It's a pretty remarkable position to have gotten oneself into, really, and at this point, Vince Carter can only laugh about it. At an NBA All-Star Game so packed with goodwill players practically hand out flowers and chocolates as they usher each other to the basket, Carter is going to be a disappointment to his peers Sunday night just for showing up.
"You just can't make everyone happy -- I've learned that the hard way," he says, and indeed of late, he seems to have specialized in the notion. Last year, he was condemned for being physically soft and mentally scrawny as his team went on its best run of the season without him. This year, the criticism has been that he's injury-prone as he has missed 33 of 48 games, and yet now that he's finally gotten over a pair of knee injuries to get back onto the court, all anyone wants him to do is get off of it.
Milwaukee's Ray Allen said he thinks Carter should have given up his starting all-star spot to Michael Jordan, despite that 1.3 million fans voted otherwise, making Carter the league's third-highest vote-getter. Former all-star Charles Barkley doesn't think he deserves to be here at all. Carter, for one, thinks they are both wrong, but realizes that might not stop him from getting booed Sunday when he takes the court at Philips Arena.
"I don't care, really, I'm here to play basketball," he says, although it was clear from his first public appearance here Friday that the Jordan issue has been on his mind. He was one of the first players to show up for the NBA's media day, and before a question was even asked, he announced "my most important thing is this Michael Jordan thing, to clear the air, I respect him."
His decision to not step aside, he said, "is just based on what I needed to do and felt was right. More than a million-plus people had confidence in me and felt I should be out there on that floor, and to turn my back on them would be a lot worse."
He also declared "a man who makes his decision has to stick to his decision." To Carter, this was an important point. In fact, it has been the important point through his entire professional career.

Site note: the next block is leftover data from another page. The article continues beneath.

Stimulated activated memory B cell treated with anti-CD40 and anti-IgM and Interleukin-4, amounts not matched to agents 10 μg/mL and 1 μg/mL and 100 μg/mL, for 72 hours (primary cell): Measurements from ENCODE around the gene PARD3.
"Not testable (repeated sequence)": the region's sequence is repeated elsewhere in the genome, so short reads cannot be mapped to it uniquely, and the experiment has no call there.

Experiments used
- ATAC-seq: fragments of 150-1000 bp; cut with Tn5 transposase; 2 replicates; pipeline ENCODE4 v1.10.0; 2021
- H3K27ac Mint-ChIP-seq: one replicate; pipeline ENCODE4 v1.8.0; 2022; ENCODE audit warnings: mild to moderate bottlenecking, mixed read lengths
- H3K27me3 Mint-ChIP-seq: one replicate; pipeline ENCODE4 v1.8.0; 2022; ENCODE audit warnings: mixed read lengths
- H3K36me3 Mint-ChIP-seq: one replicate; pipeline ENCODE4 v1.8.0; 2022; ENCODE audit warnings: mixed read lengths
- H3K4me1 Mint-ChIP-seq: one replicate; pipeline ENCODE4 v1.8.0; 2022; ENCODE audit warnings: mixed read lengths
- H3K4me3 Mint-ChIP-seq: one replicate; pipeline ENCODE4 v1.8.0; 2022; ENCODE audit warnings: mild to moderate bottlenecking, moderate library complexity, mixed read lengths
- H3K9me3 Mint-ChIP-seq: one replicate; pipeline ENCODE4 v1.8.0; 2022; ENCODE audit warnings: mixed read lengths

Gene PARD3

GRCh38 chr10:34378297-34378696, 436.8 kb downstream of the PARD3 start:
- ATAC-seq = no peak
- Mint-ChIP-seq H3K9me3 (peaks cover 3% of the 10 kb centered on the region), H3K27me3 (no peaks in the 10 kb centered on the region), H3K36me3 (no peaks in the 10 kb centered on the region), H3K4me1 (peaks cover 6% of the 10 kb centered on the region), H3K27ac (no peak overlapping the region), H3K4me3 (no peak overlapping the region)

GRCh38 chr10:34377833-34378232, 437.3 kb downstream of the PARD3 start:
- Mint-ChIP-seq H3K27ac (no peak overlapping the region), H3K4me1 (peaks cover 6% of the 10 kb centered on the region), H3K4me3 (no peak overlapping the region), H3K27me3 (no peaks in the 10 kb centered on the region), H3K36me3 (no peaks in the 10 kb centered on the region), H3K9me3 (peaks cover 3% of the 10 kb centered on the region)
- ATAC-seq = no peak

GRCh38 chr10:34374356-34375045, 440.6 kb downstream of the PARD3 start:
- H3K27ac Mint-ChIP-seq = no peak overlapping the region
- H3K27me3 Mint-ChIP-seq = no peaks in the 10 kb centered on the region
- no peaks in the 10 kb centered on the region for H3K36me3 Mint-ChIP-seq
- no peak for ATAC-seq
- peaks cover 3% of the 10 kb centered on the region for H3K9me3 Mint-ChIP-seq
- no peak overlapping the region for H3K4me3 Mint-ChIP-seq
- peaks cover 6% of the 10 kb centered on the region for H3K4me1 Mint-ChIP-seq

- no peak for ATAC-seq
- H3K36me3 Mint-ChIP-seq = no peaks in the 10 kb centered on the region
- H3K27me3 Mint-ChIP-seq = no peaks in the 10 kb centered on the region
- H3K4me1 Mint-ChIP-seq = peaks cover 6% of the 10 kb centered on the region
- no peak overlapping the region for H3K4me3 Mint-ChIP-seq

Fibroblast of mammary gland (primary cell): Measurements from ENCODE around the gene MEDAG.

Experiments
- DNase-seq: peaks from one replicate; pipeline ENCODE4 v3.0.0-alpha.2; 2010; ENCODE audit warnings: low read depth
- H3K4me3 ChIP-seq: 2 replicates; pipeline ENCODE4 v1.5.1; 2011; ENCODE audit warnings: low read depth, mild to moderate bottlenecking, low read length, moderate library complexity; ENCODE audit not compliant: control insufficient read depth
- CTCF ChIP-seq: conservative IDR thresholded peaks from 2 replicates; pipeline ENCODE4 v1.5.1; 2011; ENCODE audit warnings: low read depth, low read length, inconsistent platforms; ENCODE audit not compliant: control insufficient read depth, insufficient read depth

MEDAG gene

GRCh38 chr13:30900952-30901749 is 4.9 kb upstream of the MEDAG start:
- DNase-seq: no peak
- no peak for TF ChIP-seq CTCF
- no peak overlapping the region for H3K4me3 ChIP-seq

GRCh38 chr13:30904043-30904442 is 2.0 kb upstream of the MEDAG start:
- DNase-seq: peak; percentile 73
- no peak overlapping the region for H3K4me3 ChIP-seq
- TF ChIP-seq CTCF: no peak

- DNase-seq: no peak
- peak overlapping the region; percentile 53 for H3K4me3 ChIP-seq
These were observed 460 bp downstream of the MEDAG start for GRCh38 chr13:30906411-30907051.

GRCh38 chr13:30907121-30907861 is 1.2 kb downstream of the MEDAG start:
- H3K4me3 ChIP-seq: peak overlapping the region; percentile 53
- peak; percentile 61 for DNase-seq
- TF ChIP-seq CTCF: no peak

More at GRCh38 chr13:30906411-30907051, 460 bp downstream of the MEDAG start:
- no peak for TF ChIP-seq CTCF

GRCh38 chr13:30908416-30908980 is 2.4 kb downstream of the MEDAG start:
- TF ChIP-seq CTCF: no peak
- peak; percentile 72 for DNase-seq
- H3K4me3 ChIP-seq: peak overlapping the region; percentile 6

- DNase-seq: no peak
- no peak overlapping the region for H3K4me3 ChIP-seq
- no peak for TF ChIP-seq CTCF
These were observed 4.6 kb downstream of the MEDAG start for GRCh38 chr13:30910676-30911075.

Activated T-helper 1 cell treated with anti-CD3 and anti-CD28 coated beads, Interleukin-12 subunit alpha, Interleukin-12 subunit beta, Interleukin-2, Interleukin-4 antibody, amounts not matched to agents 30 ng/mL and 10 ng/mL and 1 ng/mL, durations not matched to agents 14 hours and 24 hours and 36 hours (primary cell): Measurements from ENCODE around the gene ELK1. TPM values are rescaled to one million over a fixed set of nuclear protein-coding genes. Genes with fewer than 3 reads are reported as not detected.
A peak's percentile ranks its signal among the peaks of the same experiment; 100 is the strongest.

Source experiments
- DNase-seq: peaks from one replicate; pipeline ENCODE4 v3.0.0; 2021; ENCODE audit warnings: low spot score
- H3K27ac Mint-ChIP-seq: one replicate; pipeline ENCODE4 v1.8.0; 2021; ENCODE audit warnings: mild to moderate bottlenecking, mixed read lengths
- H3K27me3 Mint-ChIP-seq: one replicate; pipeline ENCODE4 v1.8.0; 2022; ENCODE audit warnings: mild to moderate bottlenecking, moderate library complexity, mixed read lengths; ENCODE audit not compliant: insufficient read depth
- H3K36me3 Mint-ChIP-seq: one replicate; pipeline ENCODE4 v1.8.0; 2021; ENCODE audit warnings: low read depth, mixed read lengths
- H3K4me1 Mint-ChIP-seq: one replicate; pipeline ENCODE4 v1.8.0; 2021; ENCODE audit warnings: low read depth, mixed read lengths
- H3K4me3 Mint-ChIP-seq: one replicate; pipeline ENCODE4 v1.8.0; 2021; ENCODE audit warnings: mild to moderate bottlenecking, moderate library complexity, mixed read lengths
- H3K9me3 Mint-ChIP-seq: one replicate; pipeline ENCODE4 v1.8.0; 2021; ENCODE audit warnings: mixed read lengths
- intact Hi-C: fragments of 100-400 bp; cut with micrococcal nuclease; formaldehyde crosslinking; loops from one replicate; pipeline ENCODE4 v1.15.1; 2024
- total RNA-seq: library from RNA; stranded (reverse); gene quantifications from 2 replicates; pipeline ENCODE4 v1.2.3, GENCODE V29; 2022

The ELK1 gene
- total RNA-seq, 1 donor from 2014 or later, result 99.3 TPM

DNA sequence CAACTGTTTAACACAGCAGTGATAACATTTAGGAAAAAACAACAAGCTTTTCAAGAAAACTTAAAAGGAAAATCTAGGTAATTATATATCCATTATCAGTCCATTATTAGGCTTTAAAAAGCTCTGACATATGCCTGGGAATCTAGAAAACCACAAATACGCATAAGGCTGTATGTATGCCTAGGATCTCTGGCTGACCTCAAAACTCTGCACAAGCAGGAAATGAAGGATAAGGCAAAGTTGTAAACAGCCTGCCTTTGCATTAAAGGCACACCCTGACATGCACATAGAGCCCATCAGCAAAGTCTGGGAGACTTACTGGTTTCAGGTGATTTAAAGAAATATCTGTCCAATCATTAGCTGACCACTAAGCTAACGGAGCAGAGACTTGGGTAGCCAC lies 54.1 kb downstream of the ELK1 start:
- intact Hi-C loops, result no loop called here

From the moment he left the safe environs of North Carolina, he has been strung out on a clothesline of expectations, with the fans wanting him to be their next Jordan, the league wanting him to be its next international ambassador and the clothing companies wanting him to be their prime pitchman. So much buildup for so long by so many -- there was little chance Carter could do anything but fail, and for years, his defense has been to simply be himself.
Next Jordan? No thank you, he's said time and again, and in fact the two have had a distinctly cool relationship despite sharing both an alma mater and a mean tomahawk jam. Cross the border back into the United States when offered a chance at free agency? No thanks again; he'd rather keep plying his trade in Canada, instead of heading to a major American city where the glow of the spotlight could turn into a glare.
Of course, while this philosophy might have helped him from getting eaten up by the Jordan-needs-an-heir hype machine, not all has been so wonderful in the great white north either. Carter had a nice, long honeymoon in Toronto, winning the league's rookie-of-the-year award in 1999 and electrifying fans with a knockout slam dunk performance at the 2000 all-star weekend. But by last year, the wear and tear on tendons in his left knee had begun to take their toll, and the patience his coaches had shown him for sometimes-suspect defense was also beginning to deteriorate.
By mid-March, he decided he was damaging his knee more than he was helping his team, so with the Raptors seven games under .500, he shut it down for the season, undergoing arthroscopic surgery. To Carter, it felt like the smart decision -- and a man who makes his decision has to stick to his decision. To much of the basketball world and Toronto public, though, it felt like Carter was quitting on his team, an accusation that still makes him wince.